Travel expands your mind, Czarnec says, and exposure to various cultures helps him keep surprising his restaurant’s guests. “As an independent business you want to keep them interested—you want to keep them on their toes,” he says. As an example, he explains a Greek beef dish that uses cinnamon and coriander to enhance the flavor. “Someone’s mom from Chesterfield might not have thought of that a few years ago, but someone’s mom in Greece did.”
Chris Williams, chef at Franco in Soulard, recently traveled abroad with his wife, who served as volunteer coordinator for the nonprofit Jatun Sacha on the Galapagos Islands. Meanwhile, he worked as chef on the base, cooking three meals a day for 35 to 45 volunteers and staffers on a budget of only about $2,000 per month. The volunteers came from Germany, England, Canada, the U.S., Japan, India and just about everywhere in Europe you could name, he says. “It was a big challenge,” he says. “Each volunteer was there for at least three weeks, and eventually they start to crave something from home.”
Williams adds the volunteers also wanted to experience Ecuadorian food, which actually helped to conserve the budget, since the bananas, papayas, lemons, oranges and other fresh fruits common in Ecuadorian cuisine were in abundance. “A big part of the culture—of any culture—is food,” Williams says. “In Ecuadorian food, fresh fruit juices are extremely important. At every meal, especially breakfast and lunch, they have freshly squeezed juice. Even if you go to a coffee shop at the mall, they have a machine that juices fruit freshly for your cup.” Williams says he brought that appreciation for fresh foods back with him when he returned to Franco. “The best part about traveling is you’re exposed to things and it keeps the wheels going.”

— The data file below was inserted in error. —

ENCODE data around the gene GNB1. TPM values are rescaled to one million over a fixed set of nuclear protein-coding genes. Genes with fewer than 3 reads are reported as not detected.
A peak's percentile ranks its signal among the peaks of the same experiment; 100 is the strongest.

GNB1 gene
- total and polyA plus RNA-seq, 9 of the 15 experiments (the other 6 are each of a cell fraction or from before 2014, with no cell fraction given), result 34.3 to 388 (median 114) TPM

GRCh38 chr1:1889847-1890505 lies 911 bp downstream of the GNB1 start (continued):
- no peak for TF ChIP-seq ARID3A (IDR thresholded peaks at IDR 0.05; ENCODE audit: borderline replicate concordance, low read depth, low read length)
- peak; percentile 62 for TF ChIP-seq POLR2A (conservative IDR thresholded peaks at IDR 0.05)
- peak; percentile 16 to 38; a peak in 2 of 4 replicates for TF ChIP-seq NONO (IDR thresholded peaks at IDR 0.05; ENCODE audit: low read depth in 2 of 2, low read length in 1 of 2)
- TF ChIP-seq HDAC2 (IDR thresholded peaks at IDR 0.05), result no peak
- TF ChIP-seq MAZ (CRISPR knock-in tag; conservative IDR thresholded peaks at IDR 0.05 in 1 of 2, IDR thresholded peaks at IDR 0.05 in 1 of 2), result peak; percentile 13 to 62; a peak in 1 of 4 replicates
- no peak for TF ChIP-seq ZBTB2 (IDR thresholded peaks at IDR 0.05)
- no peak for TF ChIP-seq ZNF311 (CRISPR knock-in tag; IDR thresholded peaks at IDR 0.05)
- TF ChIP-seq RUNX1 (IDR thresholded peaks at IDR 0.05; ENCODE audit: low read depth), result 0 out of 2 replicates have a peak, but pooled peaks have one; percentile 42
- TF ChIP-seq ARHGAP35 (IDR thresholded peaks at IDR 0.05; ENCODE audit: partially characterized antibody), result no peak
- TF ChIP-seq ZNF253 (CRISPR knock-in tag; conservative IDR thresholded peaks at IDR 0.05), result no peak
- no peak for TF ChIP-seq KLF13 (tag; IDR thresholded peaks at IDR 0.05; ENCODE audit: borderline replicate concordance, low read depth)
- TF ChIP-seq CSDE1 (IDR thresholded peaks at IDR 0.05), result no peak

Williams had that same revelation at the start of his career, when he had the opportunity to work at a restaurant in a small town in the southwest of France. “I had the opportunity to attend a family dinner with an assistant pastry chef there. It was a Sunday dinner for 17 people, a six-course menu with three different wines. We started with a Muscat, and finished with a house-made plum brandy and dessert cheese and sweets. The food was simple, classic peasant food, but done well.” The Sunday family meal was still an important occasion there, he says. “I don’t know when, but we were sold a bill of goods that cooking is hard, and there’s an easier way to do it. I don’t believe that. The meal is important, as are the connection to the food and the family and the time you spend together.” LN